Use a heavy-duty steel garden rake to smooth very uneven areas of the lawn. Rake high spots down to fill in low spots. Then overseed with quality grass seed to thicken up the improved areas.

This works best for minor bumps and dips under 2 inches high/deep. Be careful not to damage healthy grass when raking.

Adding Topsoil

For deeper depressions or holes, adding fresh topsoil can effectively level the lawn. Follow these tips:

  • Add up to 2 inches of topsoil in thin layers, not all at once.
  • Use a straight board resting on the high points to check for dips as you add soil.
  • Gently tamp the added soil to prevent settling later on.
  • Water thoroughly and allow at least 2 weeks before mowing over newly filled areas.

Sodding Patches

Laying new sod is the quickest option for areas lower than 3 inches. Measure and cut pieces of high-quality sod to firmly fill each hole or dip.

The challenge is blending the edges of new and existing grass so the sod patches are not visible. Proper watering and mowing will help them blend more quickly.

Learning to Grade a Lawn

Completely re-grading a lawn is necessary if there are very high and low areas with more than a few inches of elevation difference. Re-grading evens out major bumps, hills and depressions across the entire lawn:

  1. Mark the high and low points with stakes and string to map out the desired grade.
  2. Rent a gasoline-powered rototiller and till up the entire lawn, removing weeds and old grass.
  3. Rake smoothly from high points to low, creating a flat or slightly sloped grade.
  4. Roll the newly graded area with a water-filled lawn roller to compact it.
  5. Apply 2-3 inches of fresh topsoil if needed to reach the proper finish grade.
  6. Seed the re-graded lawn or install new sod for instant results.

Grading requires experience to get the slope and elevation right. Consider hiring a professional landscaping company for complex grading projects.

Simple Lawn Leveling Projects

Not every bumpy lawn requires intensive aerating, dethatching or grading. For minor bumps and dips under 2 inches, there are simpler DIY projects you can tackle:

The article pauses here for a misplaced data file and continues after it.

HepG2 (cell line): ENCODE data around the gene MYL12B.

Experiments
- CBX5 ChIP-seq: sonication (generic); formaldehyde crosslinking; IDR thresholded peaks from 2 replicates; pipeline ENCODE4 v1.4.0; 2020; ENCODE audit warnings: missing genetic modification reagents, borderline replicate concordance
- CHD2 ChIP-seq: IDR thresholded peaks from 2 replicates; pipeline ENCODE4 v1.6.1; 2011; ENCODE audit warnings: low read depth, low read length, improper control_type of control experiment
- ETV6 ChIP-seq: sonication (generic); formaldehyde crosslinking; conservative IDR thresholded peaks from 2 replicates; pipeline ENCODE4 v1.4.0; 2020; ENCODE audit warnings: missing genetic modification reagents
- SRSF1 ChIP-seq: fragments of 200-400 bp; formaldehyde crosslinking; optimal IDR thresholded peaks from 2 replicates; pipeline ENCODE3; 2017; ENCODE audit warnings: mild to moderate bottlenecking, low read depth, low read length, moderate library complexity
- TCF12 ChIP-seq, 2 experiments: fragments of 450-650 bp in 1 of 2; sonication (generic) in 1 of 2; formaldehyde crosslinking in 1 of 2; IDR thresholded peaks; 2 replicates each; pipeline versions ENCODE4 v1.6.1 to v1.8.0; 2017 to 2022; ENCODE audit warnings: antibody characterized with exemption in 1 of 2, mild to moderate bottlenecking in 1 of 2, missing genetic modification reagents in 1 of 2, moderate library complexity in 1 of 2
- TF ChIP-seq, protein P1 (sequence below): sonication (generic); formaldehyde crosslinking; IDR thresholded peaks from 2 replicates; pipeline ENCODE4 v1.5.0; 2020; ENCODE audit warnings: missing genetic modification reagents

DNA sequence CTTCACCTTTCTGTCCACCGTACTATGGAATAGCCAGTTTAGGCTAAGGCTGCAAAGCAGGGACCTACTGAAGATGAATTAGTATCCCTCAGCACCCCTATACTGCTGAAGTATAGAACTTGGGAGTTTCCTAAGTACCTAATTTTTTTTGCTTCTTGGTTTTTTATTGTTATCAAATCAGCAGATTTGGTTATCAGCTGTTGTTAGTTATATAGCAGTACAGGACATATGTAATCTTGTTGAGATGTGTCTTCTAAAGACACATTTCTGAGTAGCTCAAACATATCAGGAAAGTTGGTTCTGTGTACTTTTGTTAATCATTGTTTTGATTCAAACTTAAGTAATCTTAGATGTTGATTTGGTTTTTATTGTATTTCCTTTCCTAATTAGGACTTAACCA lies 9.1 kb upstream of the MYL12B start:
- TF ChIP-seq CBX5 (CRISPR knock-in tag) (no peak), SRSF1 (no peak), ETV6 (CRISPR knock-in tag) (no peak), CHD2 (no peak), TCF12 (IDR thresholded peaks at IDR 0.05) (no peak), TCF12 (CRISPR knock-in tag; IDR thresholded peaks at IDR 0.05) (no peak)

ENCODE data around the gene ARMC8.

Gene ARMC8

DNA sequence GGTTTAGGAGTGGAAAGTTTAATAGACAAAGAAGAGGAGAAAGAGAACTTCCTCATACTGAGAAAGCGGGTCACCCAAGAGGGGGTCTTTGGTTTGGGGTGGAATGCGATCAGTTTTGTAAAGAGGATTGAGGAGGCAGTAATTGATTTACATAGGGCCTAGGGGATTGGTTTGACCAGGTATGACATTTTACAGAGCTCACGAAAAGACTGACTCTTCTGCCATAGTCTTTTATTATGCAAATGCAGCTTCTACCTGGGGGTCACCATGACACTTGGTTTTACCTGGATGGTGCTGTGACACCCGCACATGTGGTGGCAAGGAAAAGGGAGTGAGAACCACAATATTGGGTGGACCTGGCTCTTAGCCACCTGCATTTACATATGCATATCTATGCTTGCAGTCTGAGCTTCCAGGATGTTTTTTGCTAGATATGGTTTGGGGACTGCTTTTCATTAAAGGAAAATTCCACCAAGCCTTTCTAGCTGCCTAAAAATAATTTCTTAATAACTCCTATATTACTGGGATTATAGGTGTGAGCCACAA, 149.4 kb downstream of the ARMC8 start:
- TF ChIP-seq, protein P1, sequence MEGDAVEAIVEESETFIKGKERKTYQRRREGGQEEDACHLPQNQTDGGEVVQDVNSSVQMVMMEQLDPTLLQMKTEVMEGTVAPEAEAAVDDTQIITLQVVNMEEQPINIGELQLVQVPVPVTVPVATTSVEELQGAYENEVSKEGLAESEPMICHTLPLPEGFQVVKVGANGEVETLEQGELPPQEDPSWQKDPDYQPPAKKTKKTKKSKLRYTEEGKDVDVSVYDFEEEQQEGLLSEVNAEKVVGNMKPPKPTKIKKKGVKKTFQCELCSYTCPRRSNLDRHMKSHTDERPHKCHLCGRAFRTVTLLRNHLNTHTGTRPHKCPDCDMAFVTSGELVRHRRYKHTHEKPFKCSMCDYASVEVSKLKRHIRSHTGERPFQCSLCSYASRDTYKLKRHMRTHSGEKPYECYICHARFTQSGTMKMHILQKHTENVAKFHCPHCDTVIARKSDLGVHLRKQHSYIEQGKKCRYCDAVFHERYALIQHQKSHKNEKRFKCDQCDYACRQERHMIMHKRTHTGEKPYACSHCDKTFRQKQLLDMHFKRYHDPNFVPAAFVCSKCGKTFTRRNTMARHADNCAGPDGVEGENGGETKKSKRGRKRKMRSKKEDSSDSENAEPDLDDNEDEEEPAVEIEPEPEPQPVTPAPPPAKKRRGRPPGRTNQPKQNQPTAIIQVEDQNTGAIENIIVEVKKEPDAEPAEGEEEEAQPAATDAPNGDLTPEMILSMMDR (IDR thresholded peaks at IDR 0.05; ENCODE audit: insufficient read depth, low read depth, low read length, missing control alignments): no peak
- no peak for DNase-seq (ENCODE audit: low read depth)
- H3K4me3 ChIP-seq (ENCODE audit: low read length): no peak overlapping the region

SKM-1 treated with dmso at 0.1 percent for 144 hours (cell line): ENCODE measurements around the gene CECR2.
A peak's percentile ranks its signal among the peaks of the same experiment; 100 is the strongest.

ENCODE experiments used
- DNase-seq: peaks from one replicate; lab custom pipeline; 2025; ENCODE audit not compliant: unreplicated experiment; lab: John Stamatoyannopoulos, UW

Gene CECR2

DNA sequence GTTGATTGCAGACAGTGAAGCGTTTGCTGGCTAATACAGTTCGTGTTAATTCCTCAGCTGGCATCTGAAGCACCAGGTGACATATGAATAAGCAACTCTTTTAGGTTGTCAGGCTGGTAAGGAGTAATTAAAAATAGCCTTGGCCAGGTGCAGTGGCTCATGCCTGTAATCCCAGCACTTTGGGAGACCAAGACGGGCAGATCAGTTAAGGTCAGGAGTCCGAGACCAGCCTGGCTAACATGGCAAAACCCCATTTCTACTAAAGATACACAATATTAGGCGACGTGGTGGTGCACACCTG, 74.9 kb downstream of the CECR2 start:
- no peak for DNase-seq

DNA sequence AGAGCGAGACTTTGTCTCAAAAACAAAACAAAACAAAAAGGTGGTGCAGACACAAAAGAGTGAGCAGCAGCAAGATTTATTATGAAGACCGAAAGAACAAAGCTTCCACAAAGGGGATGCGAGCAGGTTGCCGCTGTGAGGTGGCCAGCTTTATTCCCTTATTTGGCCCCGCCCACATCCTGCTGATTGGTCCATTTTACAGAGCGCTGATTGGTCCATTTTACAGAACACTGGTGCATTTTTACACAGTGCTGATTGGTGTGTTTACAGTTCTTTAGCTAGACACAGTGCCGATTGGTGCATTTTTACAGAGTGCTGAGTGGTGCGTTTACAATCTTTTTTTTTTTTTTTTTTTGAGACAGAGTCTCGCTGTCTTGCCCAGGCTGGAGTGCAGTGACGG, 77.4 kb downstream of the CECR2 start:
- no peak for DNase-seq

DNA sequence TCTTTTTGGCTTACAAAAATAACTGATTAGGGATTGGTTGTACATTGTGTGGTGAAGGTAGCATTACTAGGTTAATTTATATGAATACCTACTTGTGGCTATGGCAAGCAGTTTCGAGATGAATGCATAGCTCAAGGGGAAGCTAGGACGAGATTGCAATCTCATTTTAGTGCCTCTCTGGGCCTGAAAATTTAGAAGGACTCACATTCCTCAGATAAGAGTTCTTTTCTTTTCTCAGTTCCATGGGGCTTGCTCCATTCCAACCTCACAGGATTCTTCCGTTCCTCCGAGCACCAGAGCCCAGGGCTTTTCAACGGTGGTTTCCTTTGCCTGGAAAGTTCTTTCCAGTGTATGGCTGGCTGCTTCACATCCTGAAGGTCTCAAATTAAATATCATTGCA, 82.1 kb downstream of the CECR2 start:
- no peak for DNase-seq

Sand Splash

This quick trick involves spreading a very thin layer of masonry sand over bumpy areas. Use a push broom to splash sand into the depressions. The sand will quickly work down into the holes to level the surface. Splash sand when the lawn is damp from dew or light rain.

Topdress With Compost

Compost offers an organic and nutrient-boosting alternative to sand. Use a thin 1/4 inch layer across uneven areas. Water thoroughly so the compost filters down to fill mini-divots and smooth bumps.

Lawn Rakes

For lawn bumps under 1 inch tall, a steel garden rake can smooth things out. Use the backside of the rake to gently tamp down any remaining high spots. Finish by overseeding to fill in uneven patches.

Maintaining a Flat Lawn

Leveling a lawn is only half the battle – proper ongoing maintenance is key to preventing bumps from returning:

  • Mow regularly at the proper height for your grass type. This prevents soil compaction from heavy mowers.
  • Leave grass clippings on the lawn to decompose and provide nutrients.
  • Water deeply and infrequently to encourage deep root growth.
  • Dethatch and aerate every 1-3 years to prevent thatch buildup.
  • Overseed to fill in thin or patchy areas that can become bumpy.
  • Re-grade significant dips, hills or holes as needed to keep a flat profile.

Lawn Care Calendar

Follow this monthly lawn care guide to maintain a smooth, properly graded lawn:

Month Care Task
January Inspect lawn for pooling water or ice, indicating improper grading
February Start planning spring overseeding or leveling projects
March Begin dethatching lawn as weather warms up
April Core aerate lawn and topdress with compost
May Overseed bare or thinning patches
June Fill any holes or dips with fresh topsoil
July Deep water twice weekly to prevent soil drying and compacting
August Mow more frequently as grass growth peaks
September Grade significant bumps and dips
October Seed, sod or re-grade damaged areas before winter
November Final mow and leaf cleanup before dormancy
December Keep leaves off lawn to prevent smothering grass

When to Call a Professional

While many lawn bumps and dips can be smoothed out with DIY projects, it’s smart to have professionals tackle major grading or drainage issues. Seek professional help for:

  • Slopes or embankments steeper than around 4 feet of rise per 10 feet of run.
  • Drainage problems causing chronic wet spots or washouts.
  • Larger lawn depressions or mounds exceeding 3 inches.
  • Significantly unlevel lawn areas over 500-1000 sq ft.
  • Re-grading projects requiring specialized equipment.

A reputable landscaping company can assess your lawn’s grading and drainage and recommend the right solution. Many companies also offer routine lawn aerating, overseeding and leveling services.


Smoothing a bumpy, uneven lawn takes work – but is very doable as a DIY project if you take it step-by-step. The keys are identifying the source of the bumps, thoroughly dethatching and aerating, topdressing low spots, and proper ongoing lawn maintenance. Pay attention to proper timing for lawn care tasks and don’t try to remove too much material all at once. For major grading issues or rush projects, hire a professional landscaping company to get your lawn smooth, green and gorgeous in no time.